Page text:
Certain accounting policies are particularly important to the reporting of our financial position and results of operations and require the application of significant judgment by our management. An accounting policy is deemed to be critical if it requires an accounting estimate to be made based on assumptions about matters that are highly uncertain at the time the estimate is made, and if different estimates that reasonably could have been used, or changes in the accounting estimates that are reasonably likely to occur periodically, could materially impact the financial statements.

 

Revenue Recognition

 

We enter into contracts to sell our products and, while the majority of our sales agreements contain standard terms and conditions, there are agreements that contain multiple elements or non-standard terms and conditions. As a result, significant contract interpretation is sometimes required to determine the appropriate accounting, including whether the deliverables specified in a multiple element arrangement should be treated as separate units of accounting for revenue recognition purposes, and if so, how the value of the arrangement should be allocated among the deliverable elements, when and how to recognize revenue for each element, and the period over which revenue should be recognized. We recognize revenue for delivered elements only when the fair values of undelivered elements are known and customer acceptance has occurred. Changes in the allocation of the sales price between delivered to undelivered elements might impact the timing of revenue recognition, but would not change the total revenue recognized on any arrangement.

 

20



Table of Contents

 

Accounts Receivable

 

We evaluate the collectibility of our trade receivables based on a combination of factors. We regularly analyze our significant customer accounts, and, when we become aware of a specific customer’s inability to meet its financial obligations to us, such as in the case of bankruptcy filings or deterioration in the customer’s operating results or financial position, we record specific bad debt allowances to reduce the related receivable to the amount we reasonably believe is collectible. We also record allowances for bad debt on a small portion of all other customer balances based on a variety of factors including the length of time the receivables are past due, the financial health of the customer, macroeconomic considerations and historical experience. If circumstances related to specific customers change, our estimates of the recoverability of receivables could be further adjusted.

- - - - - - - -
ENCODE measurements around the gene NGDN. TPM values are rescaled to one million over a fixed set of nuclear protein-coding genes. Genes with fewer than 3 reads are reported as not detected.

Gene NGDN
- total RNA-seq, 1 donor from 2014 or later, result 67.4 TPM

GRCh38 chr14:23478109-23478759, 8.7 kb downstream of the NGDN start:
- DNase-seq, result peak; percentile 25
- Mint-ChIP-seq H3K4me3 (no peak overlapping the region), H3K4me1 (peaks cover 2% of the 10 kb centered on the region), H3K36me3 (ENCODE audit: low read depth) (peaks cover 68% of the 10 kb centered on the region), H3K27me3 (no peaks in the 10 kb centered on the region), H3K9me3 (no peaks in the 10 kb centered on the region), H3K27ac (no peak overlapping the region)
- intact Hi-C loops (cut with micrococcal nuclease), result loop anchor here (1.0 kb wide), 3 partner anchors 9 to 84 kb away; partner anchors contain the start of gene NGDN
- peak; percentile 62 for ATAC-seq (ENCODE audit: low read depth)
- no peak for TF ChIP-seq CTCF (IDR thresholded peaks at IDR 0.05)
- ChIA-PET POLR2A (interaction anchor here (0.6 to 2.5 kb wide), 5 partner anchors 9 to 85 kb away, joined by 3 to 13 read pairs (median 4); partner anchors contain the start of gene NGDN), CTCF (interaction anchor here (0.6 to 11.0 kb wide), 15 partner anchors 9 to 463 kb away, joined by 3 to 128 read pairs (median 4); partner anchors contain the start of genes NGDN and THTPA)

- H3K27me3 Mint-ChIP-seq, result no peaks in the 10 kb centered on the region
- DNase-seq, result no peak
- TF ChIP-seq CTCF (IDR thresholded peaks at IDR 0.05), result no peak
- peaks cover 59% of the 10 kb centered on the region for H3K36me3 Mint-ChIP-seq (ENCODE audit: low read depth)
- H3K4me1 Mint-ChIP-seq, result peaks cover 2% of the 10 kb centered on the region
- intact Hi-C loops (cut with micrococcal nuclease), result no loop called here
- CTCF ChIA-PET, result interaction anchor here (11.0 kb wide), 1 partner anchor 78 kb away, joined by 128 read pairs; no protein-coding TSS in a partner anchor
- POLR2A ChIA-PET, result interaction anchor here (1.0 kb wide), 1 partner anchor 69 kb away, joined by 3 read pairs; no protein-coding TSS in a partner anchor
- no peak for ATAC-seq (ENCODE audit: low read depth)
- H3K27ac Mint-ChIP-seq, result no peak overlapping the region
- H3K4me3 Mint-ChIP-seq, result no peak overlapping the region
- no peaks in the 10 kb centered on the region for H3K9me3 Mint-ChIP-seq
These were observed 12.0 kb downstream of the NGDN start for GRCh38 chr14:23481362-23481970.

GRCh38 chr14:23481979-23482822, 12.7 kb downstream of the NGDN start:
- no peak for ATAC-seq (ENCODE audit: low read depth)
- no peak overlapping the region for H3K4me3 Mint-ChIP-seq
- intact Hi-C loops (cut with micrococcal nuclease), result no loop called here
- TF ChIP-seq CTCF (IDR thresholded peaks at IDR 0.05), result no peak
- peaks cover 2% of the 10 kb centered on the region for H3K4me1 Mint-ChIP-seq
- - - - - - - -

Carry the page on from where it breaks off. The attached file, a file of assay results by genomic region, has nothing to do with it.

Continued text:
Inventories

 

We enter into inventory purchases and commitments so that we can meet future shipment schedules based on forecasted demand for our products. The business environment in which we operate is subject to rapid changes in technology and customer demand. We perform a detailed assessment of inventory each period, which includes a review of, among other factors, demand requirements, product life cycle and development plans, component cost trends, product pricing, product expiration and quality issues. Based on this analysis, we record adjustments to inventory for potentially excess, obsolete or impaired goods, when appropriate, in order to report inventory at net realizable value. Revisions to our inventory adjustments may be required if actual demand, component costs, supplier arrangements, or product life cycles differ from our estimates.

 

Non-marketable Securities